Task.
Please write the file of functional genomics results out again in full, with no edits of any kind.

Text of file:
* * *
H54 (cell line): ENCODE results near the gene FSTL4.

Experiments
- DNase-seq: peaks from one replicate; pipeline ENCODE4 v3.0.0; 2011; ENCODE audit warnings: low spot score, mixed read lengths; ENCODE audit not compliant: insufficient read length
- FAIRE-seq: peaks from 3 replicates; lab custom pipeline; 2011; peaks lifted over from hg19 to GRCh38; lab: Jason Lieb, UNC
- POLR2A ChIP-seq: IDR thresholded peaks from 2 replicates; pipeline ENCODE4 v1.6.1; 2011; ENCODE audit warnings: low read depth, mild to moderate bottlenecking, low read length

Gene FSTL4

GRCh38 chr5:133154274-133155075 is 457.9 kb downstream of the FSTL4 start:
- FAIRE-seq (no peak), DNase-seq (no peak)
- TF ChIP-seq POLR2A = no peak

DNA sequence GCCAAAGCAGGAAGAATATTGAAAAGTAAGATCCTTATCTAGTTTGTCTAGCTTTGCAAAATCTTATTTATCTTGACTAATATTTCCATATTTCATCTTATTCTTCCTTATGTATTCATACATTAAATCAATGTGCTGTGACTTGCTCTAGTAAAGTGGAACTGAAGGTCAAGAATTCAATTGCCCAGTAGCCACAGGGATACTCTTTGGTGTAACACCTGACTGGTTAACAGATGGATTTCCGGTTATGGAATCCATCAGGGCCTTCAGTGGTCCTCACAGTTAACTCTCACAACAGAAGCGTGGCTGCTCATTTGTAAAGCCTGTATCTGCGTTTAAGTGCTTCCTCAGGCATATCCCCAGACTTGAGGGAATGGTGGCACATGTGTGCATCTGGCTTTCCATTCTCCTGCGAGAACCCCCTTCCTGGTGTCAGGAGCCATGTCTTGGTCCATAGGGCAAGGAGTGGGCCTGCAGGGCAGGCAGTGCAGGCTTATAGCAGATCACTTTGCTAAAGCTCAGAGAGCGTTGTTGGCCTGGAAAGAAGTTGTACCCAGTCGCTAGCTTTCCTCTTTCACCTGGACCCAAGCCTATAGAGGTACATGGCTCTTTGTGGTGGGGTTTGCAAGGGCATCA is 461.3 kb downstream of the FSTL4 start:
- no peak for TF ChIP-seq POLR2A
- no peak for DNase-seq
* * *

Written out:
H54 (cell line): ENCODE results near the gene FSTL4.

Experiments
- DNase-seq: peaks from one replicate; pipeline ENCODE4 v3.0.0; 2011; ENCODE audit warnings: low spot score, mixed read lengths; ENCODE audit not compliant: insufficient read length
- FAIRE-seq: peaks from 3 replicates; lab custom pipeline; 2011; peaks lifted over from hg19 to GRCh38; lab: Jason Lieb, UNC
- POLR2A ChIP-seq: IDR thresholded peaks from 2 replicates; pipeline ENCODE4 v1.6.1; 2011; ENCODE audit warnings: low read depth, mild to moderate bottlenecking, low read length

Gene FSTL4

GRCh38 chr5:133154274-133155075 is 457.9 kb downstream of the FSTL4 start:
- FAIRE-seq (no peak), DNase-seq (no peak)
- TF ChIP-seq POLR2A = no peak

DNA sequence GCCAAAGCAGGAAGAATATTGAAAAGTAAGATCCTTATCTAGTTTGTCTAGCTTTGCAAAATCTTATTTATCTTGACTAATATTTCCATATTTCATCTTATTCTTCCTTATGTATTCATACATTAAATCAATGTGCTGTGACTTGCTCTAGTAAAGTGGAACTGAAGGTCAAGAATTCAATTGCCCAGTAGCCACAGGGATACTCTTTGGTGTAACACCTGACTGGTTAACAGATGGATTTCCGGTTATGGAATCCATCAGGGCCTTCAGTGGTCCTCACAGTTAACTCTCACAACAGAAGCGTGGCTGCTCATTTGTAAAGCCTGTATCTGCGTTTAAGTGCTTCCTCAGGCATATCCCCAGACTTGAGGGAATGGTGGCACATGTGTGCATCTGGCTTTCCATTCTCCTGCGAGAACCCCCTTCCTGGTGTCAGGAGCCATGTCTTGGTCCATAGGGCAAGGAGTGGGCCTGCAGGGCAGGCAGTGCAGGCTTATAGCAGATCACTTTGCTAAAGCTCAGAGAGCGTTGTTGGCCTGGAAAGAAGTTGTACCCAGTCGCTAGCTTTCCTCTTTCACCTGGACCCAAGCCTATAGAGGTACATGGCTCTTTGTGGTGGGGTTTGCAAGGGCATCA is 461.3 kb downstream of the FSTL4 start:
- no peak for TF ChIP-seq POLR2A
- no peak for DNase-seq